One fact I have never been able to confirm about Japanese history, particularly about the Edo Period, was the prohibition of the use of wheels. In the book Gaijin, James Clavell writes about policies enacted by either Toyotomi Hideyoshi or Tokugawa Ieyasu. Included in the ban of guns and gunpowder, was a ban on people other than samurai from owning swords. What really interested me though was that to stunt progress, one of them (it isn’t clear who because it was a historical fiction novel and the characters were merged) prohibited the use of wheels. It would be really ironic, if it were true, seeing as Japan is now one of the leading automobile manufacturers in the world. Wheels are so important in Japan, from the carts the old ladies push to bicycles people take everywhere. Clavell writes that if any of the country folk wished to travel, they walked.
The walking part is totally true, however, as everyone I’ve asked has agreed, without contest. One of my history buff friends told me about how in the Edo Period, there was a domestic travel boom. Town people all contributed money to a town travel fund. They all paid the same amount of money, and every year 10 or 15 people were chosen to go on the trip. The delegation actually walked to that year’s travel destination. They then noted differences and stuff, reported what they saw to the other town peoples. Japanese people walked all over Japan. They made it from Kanto all the way to Kansai, and back, all on foot.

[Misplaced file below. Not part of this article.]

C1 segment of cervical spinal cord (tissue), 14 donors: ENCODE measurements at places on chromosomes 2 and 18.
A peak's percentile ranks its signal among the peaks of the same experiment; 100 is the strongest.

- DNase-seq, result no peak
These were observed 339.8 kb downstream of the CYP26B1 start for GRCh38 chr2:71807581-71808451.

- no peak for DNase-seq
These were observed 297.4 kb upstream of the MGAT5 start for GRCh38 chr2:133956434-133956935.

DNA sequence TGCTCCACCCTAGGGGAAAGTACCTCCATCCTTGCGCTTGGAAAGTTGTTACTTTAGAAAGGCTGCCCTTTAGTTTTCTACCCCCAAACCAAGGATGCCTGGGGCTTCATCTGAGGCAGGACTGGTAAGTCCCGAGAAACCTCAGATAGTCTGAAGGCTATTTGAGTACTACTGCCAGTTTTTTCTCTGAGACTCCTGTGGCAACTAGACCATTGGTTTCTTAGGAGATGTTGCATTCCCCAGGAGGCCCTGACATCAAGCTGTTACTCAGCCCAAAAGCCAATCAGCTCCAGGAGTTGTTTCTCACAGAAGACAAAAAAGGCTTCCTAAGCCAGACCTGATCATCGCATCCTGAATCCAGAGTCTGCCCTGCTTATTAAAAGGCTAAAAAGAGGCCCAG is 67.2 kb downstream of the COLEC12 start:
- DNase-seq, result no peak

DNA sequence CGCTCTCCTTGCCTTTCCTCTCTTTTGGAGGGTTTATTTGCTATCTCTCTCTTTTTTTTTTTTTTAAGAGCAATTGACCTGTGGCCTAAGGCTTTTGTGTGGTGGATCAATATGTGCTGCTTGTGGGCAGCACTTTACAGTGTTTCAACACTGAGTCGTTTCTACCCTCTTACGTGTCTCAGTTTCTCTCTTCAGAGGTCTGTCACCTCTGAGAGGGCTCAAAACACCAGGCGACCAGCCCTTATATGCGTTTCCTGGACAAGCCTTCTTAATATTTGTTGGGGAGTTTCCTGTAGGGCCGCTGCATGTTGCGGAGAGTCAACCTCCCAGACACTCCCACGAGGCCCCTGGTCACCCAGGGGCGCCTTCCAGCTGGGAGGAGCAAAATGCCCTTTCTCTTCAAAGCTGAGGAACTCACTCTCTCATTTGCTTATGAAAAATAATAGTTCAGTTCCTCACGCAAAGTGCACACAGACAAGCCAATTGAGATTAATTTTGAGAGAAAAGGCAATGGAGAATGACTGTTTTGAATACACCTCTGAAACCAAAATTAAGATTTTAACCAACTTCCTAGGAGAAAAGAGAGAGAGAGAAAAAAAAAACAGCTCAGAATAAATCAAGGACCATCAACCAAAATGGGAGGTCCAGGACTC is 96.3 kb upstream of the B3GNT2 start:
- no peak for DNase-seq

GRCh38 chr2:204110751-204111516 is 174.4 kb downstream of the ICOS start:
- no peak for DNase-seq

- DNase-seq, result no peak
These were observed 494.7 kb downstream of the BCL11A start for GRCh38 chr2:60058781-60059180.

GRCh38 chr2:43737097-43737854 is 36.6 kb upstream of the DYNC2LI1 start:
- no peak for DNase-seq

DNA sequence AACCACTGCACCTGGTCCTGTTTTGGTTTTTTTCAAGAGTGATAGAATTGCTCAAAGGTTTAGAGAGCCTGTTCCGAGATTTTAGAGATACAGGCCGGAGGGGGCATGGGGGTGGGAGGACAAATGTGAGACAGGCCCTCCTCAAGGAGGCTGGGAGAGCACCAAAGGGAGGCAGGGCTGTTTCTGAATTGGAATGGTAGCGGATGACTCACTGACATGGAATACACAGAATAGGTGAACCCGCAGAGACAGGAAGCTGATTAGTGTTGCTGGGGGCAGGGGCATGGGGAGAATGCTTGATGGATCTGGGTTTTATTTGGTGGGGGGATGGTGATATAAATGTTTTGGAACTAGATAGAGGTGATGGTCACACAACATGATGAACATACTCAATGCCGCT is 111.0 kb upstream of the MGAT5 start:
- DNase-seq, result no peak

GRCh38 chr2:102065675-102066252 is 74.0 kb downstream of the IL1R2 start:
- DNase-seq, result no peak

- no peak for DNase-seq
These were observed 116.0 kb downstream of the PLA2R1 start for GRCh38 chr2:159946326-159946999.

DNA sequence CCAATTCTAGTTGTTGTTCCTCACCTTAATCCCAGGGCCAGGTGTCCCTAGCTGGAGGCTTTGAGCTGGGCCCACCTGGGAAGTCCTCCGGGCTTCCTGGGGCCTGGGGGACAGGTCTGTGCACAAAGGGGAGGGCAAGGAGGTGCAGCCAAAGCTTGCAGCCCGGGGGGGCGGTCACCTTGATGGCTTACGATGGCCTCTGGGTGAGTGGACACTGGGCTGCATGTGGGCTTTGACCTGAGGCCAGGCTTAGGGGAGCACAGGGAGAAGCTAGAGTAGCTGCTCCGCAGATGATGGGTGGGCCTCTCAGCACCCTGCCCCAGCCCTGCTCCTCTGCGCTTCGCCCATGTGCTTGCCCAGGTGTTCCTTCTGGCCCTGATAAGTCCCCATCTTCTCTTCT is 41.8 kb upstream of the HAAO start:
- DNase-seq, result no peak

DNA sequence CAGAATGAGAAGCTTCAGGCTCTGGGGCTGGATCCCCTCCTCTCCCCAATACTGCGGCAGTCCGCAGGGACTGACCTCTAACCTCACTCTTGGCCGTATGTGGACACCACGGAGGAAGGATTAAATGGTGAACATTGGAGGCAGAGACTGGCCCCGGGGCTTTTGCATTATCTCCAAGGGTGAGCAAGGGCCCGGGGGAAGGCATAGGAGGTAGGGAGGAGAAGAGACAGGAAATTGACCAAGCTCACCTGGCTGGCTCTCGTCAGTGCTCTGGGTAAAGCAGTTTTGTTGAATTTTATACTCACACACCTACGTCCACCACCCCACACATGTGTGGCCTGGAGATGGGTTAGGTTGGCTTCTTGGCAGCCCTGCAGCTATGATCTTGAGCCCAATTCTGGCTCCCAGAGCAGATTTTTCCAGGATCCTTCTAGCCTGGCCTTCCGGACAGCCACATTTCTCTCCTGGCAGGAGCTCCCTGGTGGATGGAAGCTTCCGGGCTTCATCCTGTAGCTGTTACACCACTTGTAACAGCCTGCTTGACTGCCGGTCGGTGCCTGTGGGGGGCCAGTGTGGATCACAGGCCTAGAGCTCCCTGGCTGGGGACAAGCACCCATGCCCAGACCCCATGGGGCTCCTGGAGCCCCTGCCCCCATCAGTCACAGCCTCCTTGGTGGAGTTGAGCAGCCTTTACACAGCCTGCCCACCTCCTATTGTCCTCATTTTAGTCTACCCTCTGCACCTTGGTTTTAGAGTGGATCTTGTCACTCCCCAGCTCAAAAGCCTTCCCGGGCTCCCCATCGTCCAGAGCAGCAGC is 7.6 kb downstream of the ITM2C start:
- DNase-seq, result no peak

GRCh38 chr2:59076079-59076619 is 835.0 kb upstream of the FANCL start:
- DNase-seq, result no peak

Even in a popular anime I watched, the Meiji Period characters walked the Tokaido. In those days, it must’ve taken days or even weeks – a trip that now takes a little over 3 hours by Shinkansen (新幹線, the high speed railways). But it really amazes me how, despite the abundance of escalators, elevators, walking escalators, bicycles, and other wheels, Japanese people still walk. Where I come from, people don’t really walk up escalators, we just stand on them.
My boss told me he walked his dogs an average of three hours a day. He walks through the city park, to another park, then half across town then back again. He said he loved walking because it was more beneficial to his health than any other sport. I have to admit that since I’ve been in Japan, I’ve been walking a lot more. Mostly out of necessity, though, since taxi fare is crazy expensive, and buses are hard to catch. I’ve walked through rainstorms and windstorms. I’ve walked all over Tokyo, and sometimes through little towns in the outskirts of Tokyo. Long distance walking is just so much a part of Japanese culture that anyone who lives in or visits Japan has to experience it.